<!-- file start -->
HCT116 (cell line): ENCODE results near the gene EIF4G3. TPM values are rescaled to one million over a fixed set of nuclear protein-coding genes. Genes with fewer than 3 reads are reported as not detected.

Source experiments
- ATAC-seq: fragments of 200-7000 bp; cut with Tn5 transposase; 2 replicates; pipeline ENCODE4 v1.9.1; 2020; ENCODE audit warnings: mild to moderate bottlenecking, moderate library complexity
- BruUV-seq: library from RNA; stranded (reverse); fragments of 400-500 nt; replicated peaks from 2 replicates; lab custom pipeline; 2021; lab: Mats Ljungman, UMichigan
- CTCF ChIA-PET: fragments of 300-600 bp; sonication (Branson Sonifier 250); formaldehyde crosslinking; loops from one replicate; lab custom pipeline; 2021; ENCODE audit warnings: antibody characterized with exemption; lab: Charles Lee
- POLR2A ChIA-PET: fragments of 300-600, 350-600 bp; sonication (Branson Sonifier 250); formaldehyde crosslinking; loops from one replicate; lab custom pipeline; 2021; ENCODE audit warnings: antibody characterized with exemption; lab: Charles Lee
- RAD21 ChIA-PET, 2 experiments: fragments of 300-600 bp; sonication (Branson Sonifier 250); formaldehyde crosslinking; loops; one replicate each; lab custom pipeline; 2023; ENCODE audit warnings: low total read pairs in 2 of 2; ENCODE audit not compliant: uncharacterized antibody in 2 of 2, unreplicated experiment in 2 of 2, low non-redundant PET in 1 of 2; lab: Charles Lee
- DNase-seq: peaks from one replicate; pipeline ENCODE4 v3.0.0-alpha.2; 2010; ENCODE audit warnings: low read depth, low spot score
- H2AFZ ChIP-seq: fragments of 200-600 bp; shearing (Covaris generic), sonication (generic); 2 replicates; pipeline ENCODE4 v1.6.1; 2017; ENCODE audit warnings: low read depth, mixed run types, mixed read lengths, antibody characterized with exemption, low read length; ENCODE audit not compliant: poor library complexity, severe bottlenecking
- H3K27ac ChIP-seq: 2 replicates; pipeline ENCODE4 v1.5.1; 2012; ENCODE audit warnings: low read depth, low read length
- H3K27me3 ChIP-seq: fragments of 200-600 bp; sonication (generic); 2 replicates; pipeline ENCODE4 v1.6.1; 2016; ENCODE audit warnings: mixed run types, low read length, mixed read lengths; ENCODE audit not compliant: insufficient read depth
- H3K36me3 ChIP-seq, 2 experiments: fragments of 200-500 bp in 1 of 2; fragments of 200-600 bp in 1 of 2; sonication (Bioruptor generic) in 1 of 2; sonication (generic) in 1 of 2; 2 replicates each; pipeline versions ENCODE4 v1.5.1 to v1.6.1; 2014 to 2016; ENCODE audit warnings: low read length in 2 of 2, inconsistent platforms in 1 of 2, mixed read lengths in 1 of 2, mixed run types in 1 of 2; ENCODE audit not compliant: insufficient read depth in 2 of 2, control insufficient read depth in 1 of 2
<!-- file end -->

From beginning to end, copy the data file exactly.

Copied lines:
HCT116 (cell line): ENCODE results near the gene EIF4G3. TPM values are rescaled to one million over a fixed set of nuclear protein-coding genes. Genes with fewer than 3 reads are reported as not detected.

Source experiments
- ATAC-seq: fragments of 200-7000 bp; cut with Tn5 transposase; 2 replicates; pipeline ENCODE4 v1.9.1; 2020; ENCODE audit warnings: mild to moderate bottlenecking, moderate library complexity
- BruUV-seq: library from RNA; stranded (reverse); fragments of 400-500 nt; replicated peaks from 2 replicates; lab custom pipeline; 2021; lab: Mats Ljungman, UMichigan
- CTCF ChIA-PET: fragments of 300-600 bp; sonication (Branson Sonifier 250); formaldehyde crosslinking; loops from one replicate; lab custom pipeline; 2021; ENCODE audit warnings: antibody characterized with exemption; lab: Charles Lee
- POLR2A ChIA-PET: fragments of 300-600, 350-600 bp; sonication (Branson Sonifier 250); formaldehyde crosslinking; loops from one replicate; lab custom pipeline; 2021; ENCODE audit warnings: antibody characterized with exemption; lab: Charles Lee
- RAD21 ChIA-PET, 2 experiments: fragments of 300-600 bp; sonication (Branson Sonifier 250); formaldehyde crosslinking; loops; one replicate each; lab custom pipeline; 2023; ENCODE audit warnings: low total read pairs in 2 of 2; ENCODE audit not compliant: uncharacterized antibody in 2 of 2, unreplicated experiment in 2 of 2, low non-redundant PET in 1 of 2; lab: Charles Lee
- DNase-seq: peaks from one replicate; pipeline ENCODE4 v3.0.0-alpha.2; 2010; ENCODE audit warnings: low read depth, low spot score
- H2AFZ ChIP-seq: fragments of 200-600 bp; shearing (Covaris generic), sonication (generic); 2 replicates; pipeline ENCODE4 v1.6.1; 2017; ENCODE audit warnings: low read depth, mixed run types, mixed read lengths, antibody characterized with exemption, low read length; ENCODE audit not compliant: poor library complexity, severe bottlenecking
- H3K27ac ChIP-seq: 2 replicates; pipeline ENCODE4 v1.5.1; 2012; ENCODE audit warnings: low read depth, low read length
- H3K27me3 ChIP-seq: fragments of 200-600 bp; sonication (generic); 2 replicates; pipeline ENCODE4 v1.6.1; 2016; ENCODE audit warnings: mixed run types, low read length, mixed read lengths; ENCODE audit not compliant: insufficient read depth
- H3K36me3 ChIP-seq, 2 experiments: fragments of 200-500 bp in 1 of 2; fragments of 200-600 bp in 1 of 2; sonication (Bioruptor generic) in 1 of 2; sonication (generic) in 1 of 2; 2 replicates each; pipeline versions ENCODE4 v1.5.1 to v1.6.1; 2014 to 2016; ENCODE audit warnings: low read length in 2 of 2, inconsistent platforms in 1 of 2, mixed read lengths in 1 of 2, mixed run types in 1 of 2; ENCODE audit not compliant: insufficient read depth in 2 of 2, control insufficient read depth in 1 of 2